1. Inflexibility- Once the money is invested in an annuity for whatever the reason (tax, retirement income, etc.), it mostly likely will stay in the annuity. Rarely the annuitants take it out and reinvest in a taxable account for too many risks, a harsh surrender charge, a hefty tax (an early penalty tax prior to 59 ½ , unfavorable tax treatment-ordinary income tax instead of the favorable capital gain tax rate), losing existing accumulated benefits (especially for deferred income annuities or annuities that offer lifetime income benefits riders), etc.
2. Fees- Annuities cost, a lot more than a traditional investment strategy that uses low cost broad index funds. However, it may provide a lifetime income for a retiree that no traditional portfolios can offer. For that reason, retirees may transfer the investment risk and fees to an insurance company in exchange for the peace of mind.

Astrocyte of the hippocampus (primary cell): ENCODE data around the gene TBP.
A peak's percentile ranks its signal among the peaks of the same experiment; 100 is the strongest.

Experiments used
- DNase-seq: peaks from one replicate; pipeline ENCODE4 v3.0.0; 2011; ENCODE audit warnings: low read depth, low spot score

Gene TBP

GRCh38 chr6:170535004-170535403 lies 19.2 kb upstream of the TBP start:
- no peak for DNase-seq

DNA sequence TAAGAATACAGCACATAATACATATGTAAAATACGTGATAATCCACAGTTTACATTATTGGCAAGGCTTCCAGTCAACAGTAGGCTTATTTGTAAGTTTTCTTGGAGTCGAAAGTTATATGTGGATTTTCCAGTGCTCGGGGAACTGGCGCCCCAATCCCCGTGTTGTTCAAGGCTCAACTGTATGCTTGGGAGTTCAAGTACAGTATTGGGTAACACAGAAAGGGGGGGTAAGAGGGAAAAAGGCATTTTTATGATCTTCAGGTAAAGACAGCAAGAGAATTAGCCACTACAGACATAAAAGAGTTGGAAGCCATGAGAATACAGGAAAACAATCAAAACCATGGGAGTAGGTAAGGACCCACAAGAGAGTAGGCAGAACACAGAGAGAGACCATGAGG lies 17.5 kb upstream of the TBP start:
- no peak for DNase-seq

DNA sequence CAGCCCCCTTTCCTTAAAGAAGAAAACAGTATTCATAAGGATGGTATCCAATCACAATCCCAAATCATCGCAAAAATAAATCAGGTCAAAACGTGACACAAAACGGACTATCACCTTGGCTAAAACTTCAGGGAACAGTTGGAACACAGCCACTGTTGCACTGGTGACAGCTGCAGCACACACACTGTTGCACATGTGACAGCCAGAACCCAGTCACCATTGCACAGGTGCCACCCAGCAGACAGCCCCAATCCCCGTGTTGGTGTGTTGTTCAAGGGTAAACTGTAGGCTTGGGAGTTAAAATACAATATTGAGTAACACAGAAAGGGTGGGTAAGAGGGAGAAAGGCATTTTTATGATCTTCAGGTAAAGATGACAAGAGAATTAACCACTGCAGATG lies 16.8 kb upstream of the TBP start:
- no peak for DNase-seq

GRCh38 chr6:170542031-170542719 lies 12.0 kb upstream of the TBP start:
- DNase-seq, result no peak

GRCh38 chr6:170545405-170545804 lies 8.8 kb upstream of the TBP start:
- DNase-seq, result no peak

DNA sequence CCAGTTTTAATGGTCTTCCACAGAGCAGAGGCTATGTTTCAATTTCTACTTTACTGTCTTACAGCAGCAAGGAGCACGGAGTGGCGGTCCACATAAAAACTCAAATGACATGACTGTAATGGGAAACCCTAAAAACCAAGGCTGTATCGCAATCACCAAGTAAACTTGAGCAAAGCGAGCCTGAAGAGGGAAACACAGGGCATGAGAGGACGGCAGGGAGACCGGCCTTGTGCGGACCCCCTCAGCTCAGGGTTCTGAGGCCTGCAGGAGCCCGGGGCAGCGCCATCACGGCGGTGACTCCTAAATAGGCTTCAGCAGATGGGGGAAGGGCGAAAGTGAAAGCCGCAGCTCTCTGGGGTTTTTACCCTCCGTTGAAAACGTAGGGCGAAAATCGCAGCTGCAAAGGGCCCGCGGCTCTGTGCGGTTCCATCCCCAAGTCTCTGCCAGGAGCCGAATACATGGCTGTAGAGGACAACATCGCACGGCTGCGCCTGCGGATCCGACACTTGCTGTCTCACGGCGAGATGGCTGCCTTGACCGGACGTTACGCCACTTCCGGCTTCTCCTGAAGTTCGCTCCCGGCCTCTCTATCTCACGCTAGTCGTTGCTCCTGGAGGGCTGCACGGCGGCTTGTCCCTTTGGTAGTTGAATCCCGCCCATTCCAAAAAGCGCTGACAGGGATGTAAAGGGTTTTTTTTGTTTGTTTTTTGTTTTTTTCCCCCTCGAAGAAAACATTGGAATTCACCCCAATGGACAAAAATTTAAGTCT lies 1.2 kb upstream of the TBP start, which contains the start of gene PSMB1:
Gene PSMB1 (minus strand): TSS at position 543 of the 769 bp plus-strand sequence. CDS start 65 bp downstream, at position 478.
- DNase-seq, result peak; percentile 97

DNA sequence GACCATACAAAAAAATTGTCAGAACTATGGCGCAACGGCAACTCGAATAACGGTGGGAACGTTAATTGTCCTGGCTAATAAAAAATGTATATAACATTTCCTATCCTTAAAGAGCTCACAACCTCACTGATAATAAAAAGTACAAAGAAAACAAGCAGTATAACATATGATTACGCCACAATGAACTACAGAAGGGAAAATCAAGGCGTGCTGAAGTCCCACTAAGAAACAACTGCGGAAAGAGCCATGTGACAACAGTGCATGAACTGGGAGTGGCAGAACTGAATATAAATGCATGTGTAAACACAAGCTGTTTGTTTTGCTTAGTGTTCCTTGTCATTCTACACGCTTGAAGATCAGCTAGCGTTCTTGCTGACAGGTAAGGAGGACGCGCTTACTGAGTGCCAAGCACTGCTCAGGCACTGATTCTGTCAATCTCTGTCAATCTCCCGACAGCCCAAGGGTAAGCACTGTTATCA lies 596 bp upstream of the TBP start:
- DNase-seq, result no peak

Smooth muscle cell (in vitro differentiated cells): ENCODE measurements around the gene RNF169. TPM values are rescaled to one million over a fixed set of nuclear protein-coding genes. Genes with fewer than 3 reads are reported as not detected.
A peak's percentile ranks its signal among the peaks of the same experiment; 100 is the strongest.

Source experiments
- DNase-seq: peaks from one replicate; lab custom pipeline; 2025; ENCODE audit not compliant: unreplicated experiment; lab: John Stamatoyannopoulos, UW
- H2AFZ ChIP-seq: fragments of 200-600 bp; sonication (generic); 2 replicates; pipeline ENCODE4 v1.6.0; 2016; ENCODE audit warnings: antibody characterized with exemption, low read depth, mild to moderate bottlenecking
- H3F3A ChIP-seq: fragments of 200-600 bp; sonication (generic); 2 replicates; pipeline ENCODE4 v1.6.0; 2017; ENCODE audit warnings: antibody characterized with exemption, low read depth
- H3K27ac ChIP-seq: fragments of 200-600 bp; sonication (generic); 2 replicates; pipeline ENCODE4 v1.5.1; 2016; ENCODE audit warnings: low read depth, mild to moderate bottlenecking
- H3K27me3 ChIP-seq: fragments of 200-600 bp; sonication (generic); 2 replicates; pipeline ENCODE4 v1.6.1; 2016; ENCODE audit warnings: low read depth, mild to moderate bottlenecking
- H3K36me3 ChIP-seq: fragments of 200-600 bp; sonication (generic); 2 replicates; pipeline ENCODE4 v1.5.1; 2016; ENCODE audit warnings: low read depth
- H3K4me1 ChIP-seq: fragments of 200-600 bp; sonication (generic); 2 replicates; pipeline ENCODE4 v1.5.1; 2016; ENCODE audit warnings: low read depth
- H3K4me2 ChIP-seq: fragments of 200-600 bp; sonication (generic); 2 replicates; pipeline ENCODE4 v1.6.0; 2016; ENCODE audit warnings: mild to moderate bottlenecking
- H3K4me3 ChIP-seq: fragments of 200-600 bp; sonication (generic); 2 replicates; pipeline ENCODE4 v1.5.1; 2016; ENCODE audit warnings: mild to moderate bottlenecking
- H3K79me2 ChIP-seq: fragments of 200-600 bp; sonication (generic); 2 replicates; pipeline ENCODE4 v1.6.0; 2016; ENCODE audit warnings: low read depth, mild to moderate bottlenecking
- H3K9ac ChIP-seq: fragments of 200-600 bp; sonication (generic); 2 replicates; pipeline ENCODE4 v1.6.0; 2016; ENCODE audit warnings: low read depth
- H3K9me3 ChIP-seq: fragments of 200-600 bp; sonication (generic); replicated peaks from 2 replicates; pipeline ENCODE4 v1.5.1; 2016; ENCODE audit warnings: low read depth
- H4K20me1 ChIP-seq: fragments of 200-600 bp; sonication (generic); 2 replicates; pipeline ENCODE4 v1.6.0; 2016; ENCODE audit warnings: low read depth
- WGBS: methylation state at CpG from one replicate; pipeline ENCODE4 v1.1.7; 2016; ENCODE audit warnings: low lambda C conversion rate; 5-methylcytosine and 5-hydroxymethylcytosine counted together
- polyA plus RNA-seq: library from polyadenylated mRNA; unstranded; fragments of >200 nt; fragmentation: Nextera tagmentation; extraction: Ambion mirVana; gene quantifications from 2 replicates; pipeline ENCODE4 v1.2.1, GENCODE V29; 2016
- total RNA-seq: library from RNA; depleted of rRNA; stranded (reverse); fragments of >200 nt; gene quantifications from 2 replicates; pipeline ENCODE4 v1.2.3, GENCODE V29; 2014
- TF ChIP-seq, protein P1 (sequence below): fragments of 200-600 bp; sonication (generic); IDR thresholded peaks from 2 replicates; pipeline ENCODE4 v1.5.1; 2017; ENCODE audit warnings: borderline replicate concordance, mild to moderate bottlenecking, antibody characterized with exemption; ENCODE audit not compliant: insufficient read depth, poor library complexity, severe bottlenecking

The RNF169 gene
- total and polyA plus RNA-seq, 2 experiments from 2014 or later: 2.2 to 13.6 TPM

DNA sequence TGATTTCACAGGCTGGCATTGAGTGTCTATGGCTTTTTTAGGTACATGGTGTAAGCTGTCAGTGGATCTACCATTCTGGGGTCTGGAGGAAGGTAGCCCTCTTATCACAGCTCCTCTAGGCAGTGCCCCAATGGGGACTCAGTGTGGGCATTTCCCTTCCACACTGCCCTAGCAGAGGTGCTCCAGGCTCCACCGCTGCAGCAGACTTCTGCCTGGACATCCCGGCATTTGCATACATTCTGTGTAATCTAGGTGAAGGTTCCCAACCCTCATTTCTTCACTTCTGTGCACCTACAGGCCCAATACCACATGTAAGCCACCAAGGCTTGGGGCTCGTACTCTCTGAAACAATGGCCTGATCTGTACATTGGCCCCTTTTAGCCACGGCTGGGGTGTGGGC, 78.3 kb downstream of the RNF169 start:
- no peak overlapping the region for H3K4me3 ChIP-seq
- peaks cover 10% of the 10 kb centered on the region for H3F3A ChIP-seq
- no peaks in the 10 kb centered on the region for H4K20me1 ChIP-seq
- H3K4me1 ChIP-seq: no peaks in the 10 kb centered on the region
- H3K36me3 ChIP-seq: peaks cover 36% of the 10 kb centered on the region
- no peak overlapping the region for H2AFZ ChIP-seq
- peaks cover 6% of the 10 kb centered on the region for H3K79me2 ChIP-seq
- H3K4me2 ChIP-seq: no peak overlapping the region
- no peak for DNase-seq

3. Inflation protection- Even though some newer policies have added the inflation-riders with a cost, most annuities are sold as a bare minimum, which ironically provides a higher benefit than the ones having the riders. Without inflation protection, your future benefit will have the less purchasing power.
Hope the three unfavorable opinions have started you on the right research for learning an annuity. Best!
Who doesn’t want to keep more and give less in tax dollars? If you have a 401(k) at work, the first thing I would do is to max out your 401(k) contribution. Next, if you have an IRA, contribute the maximum to your IRA. Generally speaking, a Roth IRA is a much better option than the traditional IRA because tax-free withdrawals during retirement won’t affect your income that is subject to tax and increase your Medicare Part B and D premiums. Depending on your income, you may or may not need the two-step conversion to Roth. Then, if you have a high-deductible health insurance plan, max out your HSA so you can take a deduction for the 2016 tax return as the deadline for 2016 contribution is April 15, 2017.